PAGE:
Published 4:02 pm on January 23, 2009
Jordin Sparks Rises to Challenges of Music Industry
By Peter Elliott
This is a resume difficult to imagine for most people of any age:
• Perform for two U.S. Presidents
• Sing the National Anthem at the Super Bowl
• Win television’s highest-profile reality show
• Earn a Grammy nomination for your first album
The weighty list of accomplishments is reality for Jordin Sparks. At 19 years old, when many young women are contemplating their major or deciding whether or not to rush a sorority, Sparks is already firmly entrenched in the spotlight of stardom.
Sparks won "American Idol" in 2007. Since then her career has experienced a meteoric rise buoyed on the success of her self-titled debut album which was released last summer. The album Jordin Sparks produced a Top 10 hit in the single "Tattoo," but the biggest notoriety has come from the duet "No Air" performed with hip-hop artist Chris Brown.
"No Air" won Sparks and Brown the 2009 People's Choice Award for Favorite Combined Forces, beating out a release by veteran performers Madonna and Justin Timberlake. Even more significantly, Sparks will be present at the Feb. 8th Grammy Awards where "No Air" is up for Best Pop Collaboration With Vocals.
"It was great to win the (People's Choice) award because you think of how many people must be voting for you to win," Sparks said. "After 'American Idol', I thought I was done with that kind of voting, but it just shows how important it is for the people who support you. As for the Grammys, right now I can't even imagine what that would be like to win."
Sparks' enthusiasm and gratitude for her success are apparent when she speaks. It's a perspective nurtured by her family and through faith.
"I definitely recognize that I have a God-given talent," Sparks said. "I have a sense of inner peace, I know God gave me this wonderful voice and I feel that what He needs me to do is share it with others."
Sparks started sharing her musical talent shortly after learning to walk.
"I literally have been singing my whole life," Sparks said. "Over Christmas my grandma pulled out these old videos of me singing "Jingle Bells" when I was 2 and I knew all the words and was on key. It was crazy to see."
As comfortable as Sparks may have always been on stage, she also embraces the challenge of being a Christian in the fast-paced world of popular music. She sports a purity ring indicating her intention to remain abstinent until marriage.
"My faith has been a humungous part of how I have looked at my career," Sparks explained. "I started out singing in church very young and it took off from there. With my purity stance, I'm very careful about what I wear and the lyrics in my songs.
"The music business is a very secular world and there are always people quick to point to you as a hypocrite when you mess up with something and fall. I know that God has blessed me to be where I am and everything He has placed before me is just so amazing."
Sparks has benefited and learned from her father's fame. Phillipi Sparks was a defensive back for the New York Giants and Dallas Cowboys.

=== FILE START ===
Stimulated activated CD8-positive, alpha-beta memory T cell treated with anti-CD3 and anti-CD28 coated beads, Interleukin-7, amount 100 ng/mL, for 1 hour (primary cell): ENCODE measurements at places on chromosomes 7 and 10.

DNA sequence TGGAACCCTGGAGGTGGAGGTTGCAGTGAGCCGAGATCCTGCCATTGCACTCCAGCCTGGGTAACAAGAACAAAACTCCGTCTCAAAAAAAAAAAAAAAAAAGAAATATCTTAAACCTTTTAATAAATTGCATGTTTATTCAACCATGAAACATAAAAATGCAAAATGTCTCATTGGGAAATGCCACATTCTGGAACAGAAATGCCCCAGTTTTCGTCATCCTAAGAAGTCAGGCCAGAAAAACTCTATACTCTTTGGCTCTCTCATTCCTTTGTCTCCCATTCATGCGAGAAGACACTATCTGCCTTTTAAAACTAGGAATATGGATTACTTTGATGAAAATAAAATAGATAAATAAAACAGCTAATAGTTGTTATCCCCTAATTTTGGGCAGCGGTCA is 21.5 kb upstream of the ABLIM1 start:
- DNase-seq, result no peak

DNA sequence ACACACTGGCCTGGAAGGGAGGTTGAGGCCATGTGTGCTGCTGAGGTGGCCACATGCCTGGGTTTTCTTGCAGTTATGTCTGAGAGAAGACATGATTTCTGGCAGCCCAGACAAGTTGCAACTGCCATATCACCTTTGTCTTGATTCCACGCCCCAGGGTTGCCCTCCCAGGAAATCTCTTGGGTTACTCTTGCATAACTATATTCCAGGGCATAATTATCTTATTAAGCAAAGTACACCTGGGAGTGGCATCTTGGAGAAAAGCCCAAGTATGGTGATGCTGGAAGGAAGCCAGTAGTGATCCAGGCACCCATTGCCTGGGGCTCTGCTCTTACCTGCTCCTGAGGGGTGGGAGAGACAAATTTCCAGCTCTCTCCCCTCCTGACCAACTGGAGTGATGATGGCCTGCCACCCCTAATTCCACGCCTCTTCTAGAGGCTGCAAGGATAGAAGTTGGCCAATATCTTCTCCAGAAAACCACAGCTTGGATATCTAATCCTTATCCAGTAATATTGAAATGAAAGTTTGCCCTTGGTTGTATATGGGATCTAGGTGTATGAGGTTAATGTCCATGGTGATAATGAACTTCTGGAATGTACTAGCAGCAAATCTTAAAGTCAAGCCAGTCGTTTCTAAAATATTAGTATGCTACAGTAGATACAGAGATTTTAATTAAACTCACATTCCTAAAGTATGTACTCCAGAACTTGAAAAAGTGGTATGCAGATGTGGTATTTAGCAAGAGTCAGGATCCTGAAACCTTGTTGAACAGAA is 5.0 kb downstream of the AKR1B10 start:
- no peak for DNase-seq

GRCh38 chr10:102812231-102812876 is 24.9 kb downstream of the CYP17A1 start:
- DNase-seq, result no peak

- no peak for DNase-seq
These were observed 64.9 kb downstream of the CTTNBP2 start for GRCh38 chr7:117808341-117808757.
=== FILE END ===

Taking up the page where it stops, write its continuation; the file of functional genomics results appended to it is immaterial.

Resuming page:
"If my Dad hadn't been in the NFL, I don't know if I'd be able to handle things the way I do," Sparks said. "I watched how he did interviews and how he acted around fans and that helped mold how I react."
Take last weekend's NFC Championship game in Sparks' hometown of Glendale, Ariz. She performed the National Anthem in the same stadium where she sang the song before last year's Super Bowl. As exciting as it was for fans to see the hometown Arizona Cardinals advance to next Sunday's Super Bowl in Tampa, Sparks drew plenty of attention on her own.
"I had a lot of people coming up to me asking for pictures and autographs," she said. "It seems really crazy at the time while it's happening, but that's one of the things my dad has taught me is how to be polite and gracious."
The performance at the game was the start of a very memorable week for Sparks. On Tuesday she performed at the Commander in Chief's Inaugural Ball in Washington for military personnel and got to see President Barack Obama and First Lady Michelle Obama. It was her second encounter with the nation's chief executive. In 2007 she traveled to Africa with President George W. Bush and First Lady Laura Bush as part of the group Malaria No More distributing mosquito netting and other supplies to residents.
"I know that I have been truly blessed to have been that close to two presidents," she said.
She said she hopes to continue charity work through her Sparks Foundation. She will be performing in the Tampa area as part of the run-up to the Super Bowl next week to benefit the World Children's Center, an expansive campus outside Atlanta built to serve needy children.
With a new album due later this year, Sparks continues to forge an identity for herself in music beyond "American Idol" though ties to the show remain. She made an appearance when the show hosted its Phoenix auditions last summer and has built a friendship with last year's runner-up, fellow teenager David Archuleta.
"The weirdest thing about watching the auditions on 'American Idol' is that there's a huge picture of me in the background of where the contestants are standing," she said. "It's strange to see that."
What isn't strange to Sparks is finding different ways to express her faith. For her 18th birthday she had "1 Timothy 4:12" tattooed on her wrist. The verse appropriately reads: "Don't let anyone look down on you because you are young, but set an example for the believers in speech, in life, in love, in faith and in purity." Her mother and grandmother followed suit with their own Biblical tattoos.
"It is just another way for me to show what I believe," Sparks said.
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